Statement 9: Mal-HLH comes in 2 forms: “malignancy-triggered HLH” as a presenting feature of the malignancy at diagnosis or at relapse and “HLH during chemotherapy,” in most cases induced by infections. Differentiating these HLH subtypes is important, because the therapeutic approach differs markedly (strong consensus).

Mal-HLH has the worst prognosis of all of the HLH subgroups.35 The risk of developing Mal-HLH increases with age.15 Lymphoma-associated HLH is the major cause of Mal-HLH, with region-specific subtype distribution (eg, increased rate of NK/T-cell and EBV-triggered lymphoma in Asia).

Malignancy-triggered HLH

Treatment of malignancy-triggered HLH needs to balance HLH-specific and tumor-specific treatment. Corticosteroids are often used as first-line treatment to combat inflammation. In highly active HLH, or if severe organ damage is imminent, dose-adjusted etoposide (50-100 mg/m2) may be used prior to tumor-specific treatment.16 Etoposide can be added to CHOP or CHOP-like protocols (cyclophosphamide, doxorubicin, vincristine, etoposide, prednisone [CHOEP] or dose-adapted etoposide, prednisone, vincristine, cyclophosphamide, doxorubicin [DA-EPOCH]).9 Patients with aggressive lymphomas should be considered for evaluation of involvement of the central nervous system (CNS), with cerebral magnetic resonance imaging and lumbar puncture.72 Prophylactic or therapeutic age-adapted high-dose IV methotrexate may be considered individually to prevent CNS relapse (this treatment is not well tolerated by older patients). Patients in remission who are eligible for treatment intensification may be candidates for autologous SCT, using high-dose etoposide-containing chemotherapy as primary consolidation; this recommendation is based on the assumption that the dismal prognosis of lymphoma-associated HLH can be overcome by high-dose chemotherapy, which has been demonstrated in T-cell NHL.73 A decision toward consolidation treatment by using alloSCT requires careful individual assessment (see Statement 12).74

The co-occurrence of HLH and lymphoma, particularly EBV-driven lymphoma in younger patients, should trigger expert consultation and germline genetic testing, because evidence of HLH-associated mutations may support primary allogeneic, and not autologous, SCT.75 Early HLA typing and donor search in Mal-HLH is advised in selected malignancies with potential indication for primary consolidation by alloSCT (eg, Burkitt lymphoma, acute leukemias, myelodysplastic syndromes).27

HLH during chemotherapy

“HLH during chemotherapy” develops during or after treatment of a malignant disorder and is probably underrecognized. In neutropenic patients after induction chemotherapy for AML, as many as 9% may develop HLH with infections (fungal, bacterial, central-line associated) as the most frequent trigger.22 Diagnosis is obscured by preexisting neutropenia, liver function abnormalities that may be attributed to toxic drug effects, and increased ferritin that may be secondary to transfusion-related iron overload.

HLH has to be considered when cytopenia is unduly prolonged after chemotherapy, fever persists in spite of antibiotic treatment, and other HLH parameters are present. These patients benefit from anti-inflammatory treatment with corticosteroids (prednisolone 1-2 mg/kg or dexamethasone 5-10 mg/m2) and, possibly, IVIG 1.6 g/kg over 2 to 3 days. Etoposide should be used sparingly, because bone marrow recovery is central for immune reconstitution. Ongoing monitoring is required to detect recurrent malignant disease as a potential alternate HLH trigger. Where available, ferritin, sCD25, and bone marrow assessment (activated macrophages and/or hemophagocytosis) can help to distinguish those who are neutropenic as the result of chemotherapy from those who have underlying HLH.22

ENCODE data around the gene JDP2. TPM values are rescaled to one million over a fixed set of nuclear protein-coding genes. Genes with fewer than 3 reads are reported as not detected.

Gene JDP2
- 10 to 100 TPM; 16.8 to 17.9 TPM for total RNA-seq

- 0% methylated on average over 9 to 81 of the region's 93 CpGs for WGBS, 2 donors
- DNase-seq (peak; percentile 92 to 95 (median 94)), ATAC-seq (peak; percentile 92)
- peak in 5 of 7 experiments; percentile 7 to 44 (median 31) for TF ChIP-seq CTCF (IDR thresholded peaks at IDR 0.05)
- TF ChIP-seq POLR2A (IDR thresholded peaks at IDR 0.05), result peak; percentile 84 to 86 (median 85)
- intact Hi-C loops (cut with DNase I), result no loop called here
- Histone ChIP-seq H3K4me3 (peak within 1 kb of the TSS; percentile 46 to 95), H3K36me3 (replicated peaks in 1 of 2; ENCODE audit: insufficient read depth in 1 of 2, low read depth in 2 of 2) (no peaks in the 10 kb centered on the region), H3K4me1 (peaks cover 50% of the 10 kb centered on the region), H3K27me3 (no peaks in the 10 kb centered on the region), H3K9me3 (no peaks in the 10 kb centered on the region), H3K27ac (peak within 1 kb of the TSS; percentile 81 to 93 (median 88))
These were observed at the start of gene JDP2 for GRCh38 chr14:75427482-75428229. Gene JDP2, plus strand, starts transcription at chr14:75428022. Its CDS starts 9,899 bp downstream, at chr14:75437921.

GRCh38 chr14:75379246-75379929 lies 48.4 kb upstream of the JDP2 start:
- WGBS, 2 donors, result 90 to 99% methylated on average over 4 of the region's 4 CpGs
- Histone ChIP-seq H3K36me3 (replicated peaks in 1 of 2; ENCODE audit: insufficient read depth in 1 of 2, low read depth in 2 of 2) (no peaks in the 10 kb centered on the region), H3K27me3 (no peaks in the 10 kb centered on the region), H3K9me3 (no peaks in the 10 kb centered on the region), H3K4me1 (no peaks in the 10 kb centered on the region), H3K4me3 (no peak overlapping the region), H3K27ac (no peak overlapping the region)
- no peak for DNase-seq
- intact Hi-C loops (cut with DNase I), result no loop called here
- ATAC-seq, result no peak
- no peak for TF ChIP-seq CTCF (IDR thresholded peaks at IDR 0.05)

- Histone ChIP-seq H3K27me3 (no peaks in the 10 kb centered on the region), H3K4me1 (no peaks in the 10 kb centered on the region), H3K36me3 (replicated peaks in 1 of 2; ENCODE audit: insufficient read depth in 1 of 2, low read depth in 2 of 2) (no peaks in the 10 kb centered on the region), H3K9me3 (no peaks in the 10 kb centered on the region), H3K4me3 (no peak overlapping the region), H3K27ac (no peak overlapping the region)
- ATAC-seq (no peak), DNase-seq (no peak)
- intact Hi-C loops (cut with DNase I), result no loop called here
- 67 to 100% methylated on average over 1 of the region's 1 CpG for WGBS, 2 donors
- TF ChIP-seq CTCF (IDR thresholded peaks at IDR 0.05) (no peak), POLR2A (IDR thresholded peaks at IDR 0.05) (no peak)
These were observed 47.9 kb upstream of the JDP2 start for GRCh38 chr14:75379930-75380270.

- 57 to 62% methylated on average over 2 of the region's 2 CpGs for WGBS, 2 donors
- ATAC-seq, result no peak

Infection-associated HLH

Statement 10: Viral infections, in particular EBV, HIV, cytomegalovirus, or influenza, are common triggers of HLH (strong consensus).


In 1 review of 2197 adults with HLH, viral infections were the most frequent trigger, dominated by EBV.10 The prognosis for EBV-HLH has improved greatly when treated promptly using HLH-94 protocols, but the variable severity of EBV-HLH demands graded intensity and length of treatment.76 Rapid clinical deterioration, in particular in treatment-naive EBV-infected patients, mandates etoposide treatment without delay.33 A more conservative approach with a short course of corticosteroids (with/without IVIG) is justified in patients with less severe disease or improving clinical manifestations. Monitoring of ferritin, sCD25, cell counts, and EBV DNA in affected patients aids in assessing treatment response.77 EBV DNA levels >103 copies per milliliter have been reported to be relevant for the development of EBV-HLH.18

Because EBV replicates in B cells, the addition of rituximab (eg, 375 mg/m2 once weekly, 2-4 times) to HLH-directed therapy may be effective in clearing the reservoir of virus in EBV-triggered HLH.78 Monitoring of ferritin, sCD25, cell counts, and EBV DNA may guide the number of rituximab doses. However, in many cases, EBV-HLH is associated with infection of T cells and/or NK cells, irrespective of the patients’ ethnic background or the clinical course,79 so rituximab cannot replace the anti–T-cell therapy with corticosteroids with/without etoposide, as suggested above. In patients with continuously increasing or sustained high levels of EBV DNA, SCT should be considered, such as in chronic active EBV.80,81


The prognosis of HLH in patients with HIV has improved in the era of highly active antiretroviral treatment.82 Lymphomas and opportunistic infections are the most important triggers to look for. A short transient treatment of overt inflammation by corticosteroids (with/without IVIG) is recommended. In a large series of patients with HLH secondary to HIV (HIV-HLH), etoposide was administered in about half.82 The wide spectrum of potential viral triggers mandates virus-specific treatment on a case-by-case basis.